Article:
We had the good fortune of connecting with Noah Hughey-Commers and we’ve shared our conversation below.
Hi Noah, how do you think about risk?
Choosing pottery will give you a thousand moments to question yourself. If you’re going to take one of those ways out, then that story is over before it begins. Being a potter is probably a bit like being an actor or a poet, you do it because you have to, because that is the only thing or because there is nothing else.
So if your career is plan A to the end, what risks are you taking? I’ve found that the key is sustainability. Don’t overreach, stay out of debt as much as possible. I have always kept a side hustle, doing some designing for a cabinet company, I lived at home longer than most of my peers with good jobs.
Pottery, especially wood-fired pottery is a slow grow business, it builds with your reputation, your skill set. Trying out different shows, schemes, online shops– these things all help to get you there but there isn’t one break-out moment, at least not for me. In terms of costs, it’s 3/4 labor. My labor is cheap and is my investment in future success. Whatever you put it, it has to be worth it right now. I love what I’m doing and if I had to stop tomorrow I would. If I was making pots just for myself they would look the same. Choosing this lifestyle prioritizes everything else below it, and that’s the last risk you take.
Can you open up a bit about your work and career? We’re big fans and we’d love for our community to learn more about your work.
I make pots in a small studio that I built myself. My cycle is biannual, working directly with clay for about three months out of the cycle. With hundreds of pieces made, I deliberately load them into a brick kiln, placing them so as to be decorated by the firing process. A team of about twelve other potters bring pots and then stay for the half week that it takes to heat these pots to the 2400 F. that turns them into stoneware. Wood is the only fuel we use.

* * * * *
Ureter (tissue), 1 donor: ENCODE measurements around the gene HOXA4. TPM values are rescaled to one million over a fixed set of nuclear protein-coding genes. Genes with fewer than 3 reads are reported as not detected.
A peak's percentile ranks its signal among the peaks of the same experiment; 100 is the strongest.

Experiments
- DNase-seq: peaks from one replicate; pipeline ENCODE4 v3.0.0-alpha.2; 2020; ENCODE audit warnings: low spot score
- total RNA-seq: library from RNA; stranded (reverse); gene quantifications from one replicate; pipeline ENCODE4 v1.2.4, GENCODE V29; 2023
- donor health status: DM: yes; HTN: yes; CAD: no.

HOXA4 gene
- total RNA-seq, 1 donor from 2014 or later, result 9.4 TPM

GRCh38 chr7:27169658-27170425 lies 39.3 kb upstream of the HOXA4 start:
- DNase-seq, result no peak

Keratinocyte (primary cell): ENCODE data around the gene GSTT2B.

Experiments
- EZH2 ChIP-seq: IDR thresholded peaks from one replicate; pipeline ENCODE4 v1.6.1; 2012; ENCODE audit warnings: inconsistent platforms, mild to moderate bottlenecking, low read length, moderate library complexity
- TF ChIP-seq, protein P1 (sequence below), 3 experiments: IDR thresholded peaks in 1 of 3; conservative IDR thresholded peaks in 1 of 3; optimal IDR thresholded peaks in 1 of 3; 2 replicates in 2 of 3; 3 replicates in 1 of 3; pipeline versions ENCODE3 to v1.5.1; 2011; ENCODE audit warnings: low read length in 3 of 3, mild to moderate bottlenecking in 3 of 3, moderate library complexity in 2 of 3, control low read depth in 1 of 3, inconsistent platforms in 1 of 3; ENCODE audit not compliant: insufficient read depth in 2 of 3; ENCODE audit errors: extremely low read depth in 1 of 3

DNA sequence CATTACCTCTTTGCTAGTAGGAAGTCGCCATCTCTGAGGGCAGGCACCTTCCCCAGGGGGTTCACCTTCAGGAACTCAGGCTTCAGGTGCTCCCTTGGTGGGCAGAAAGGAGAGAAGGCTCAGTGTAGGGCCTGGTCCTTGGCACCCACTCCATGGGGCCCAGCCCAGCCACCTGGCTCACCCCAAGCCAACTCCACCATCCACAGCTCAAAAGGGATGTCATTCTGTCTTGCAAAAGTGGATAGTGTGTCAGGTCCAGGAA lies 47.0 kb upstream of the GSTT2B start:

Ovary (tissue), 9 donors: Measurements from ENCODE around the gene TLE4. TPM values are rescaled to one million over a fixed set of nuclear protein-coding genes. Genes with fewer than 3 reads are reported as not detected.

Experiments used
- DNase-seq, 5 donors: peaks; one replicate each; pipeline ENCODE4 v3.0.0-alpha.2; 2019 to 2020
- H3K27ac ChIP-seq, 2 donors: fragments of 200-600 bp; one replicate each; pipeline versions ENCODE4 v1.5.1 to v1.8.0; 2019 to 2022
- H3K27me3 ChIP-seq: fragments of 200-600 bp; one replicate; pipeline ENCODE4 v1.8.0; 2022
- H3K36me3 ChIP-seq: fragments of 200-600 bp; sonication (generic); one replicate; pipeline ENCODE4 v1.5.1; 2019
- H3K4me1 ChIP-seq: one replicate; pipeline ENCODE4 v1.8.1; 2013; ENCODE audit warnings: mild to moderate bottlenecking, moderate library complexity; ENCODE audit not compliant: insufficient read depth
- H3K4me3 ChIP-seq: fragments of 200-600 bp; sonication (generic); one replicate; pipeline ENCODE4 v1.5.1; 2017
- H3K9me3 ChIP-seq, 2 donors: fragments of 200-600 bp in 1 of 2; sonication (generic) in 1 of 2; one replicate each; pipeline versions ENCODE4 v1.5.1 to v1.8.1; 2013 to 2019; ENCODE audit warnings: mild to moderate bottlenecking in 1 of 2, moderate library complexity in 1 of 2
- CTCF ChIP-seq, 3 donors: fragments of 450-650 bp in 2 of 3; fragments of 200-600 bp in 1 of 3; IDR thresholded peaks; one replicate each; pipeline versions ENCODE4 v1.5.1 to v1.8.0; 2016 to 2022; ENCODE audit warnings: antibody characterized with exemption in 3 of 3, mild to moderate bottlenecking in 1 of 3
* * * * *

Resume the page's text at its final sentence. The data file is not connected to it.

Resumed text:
Do do this work, you just have to love it and to want it more than other things. Over the course of 11 years I’ve got from an open patch of field in the woods of Virginia to a studio, kiln and everything around me. With a little help from friends, I built myself. I had to learn about thermodynamics of kilns, wiring an electric sub-panel, framing a structure. I photograph my own work, sell it myself at shows or in mu studio.
The pots I make are about an experience you have with an everyday object, when it isn’t that. My cups elevate and experience and tell a story. They are touched by my hands at every stage of their making and they feel intentional in their use. When you use them you will feel that story.
If you had a friend visiting you, what are some of the local spots you’d want to take them around to?
I live in beer country, wine country of central Virginia. Nelson County is the beginning of the Blue Ridge Parkway. We are mountain people, hikers. We are river people and kayak down little rivers to the James River which leads all the way to Richmond with cooler packed in the boat. People come here to drink local wine at one our 15 or so vineyards, or breweries or boutique distilleries. We have active artist studios and plenty of fresh air.
The Shoutout series is all about recognizing that our success and where we are in life is at least somewhat thanks to the efforts, support, mentorship, love and encouragement of others. So is there someone that you want to dedicate your shoutout to?
I had a teacher and friend who brought me up making pottery. I fired wood-kilns with him before I was a teenager, burning down ember beds in long, four-day firings where we worked through the night. Through this primal experience of making art in the woods of Appalachia, I was drawn to this work that is like nothing else I know. Kevin Crowe is a self-taught potter who homesteaded in the 1970s in central Virginia, raised two boys and inspired other potters and creatives in his community. He got me into firing kilns and then later in my teenage years, making pots in his rustic studio that smelled of clay and wood.
Stephanie Gross Photography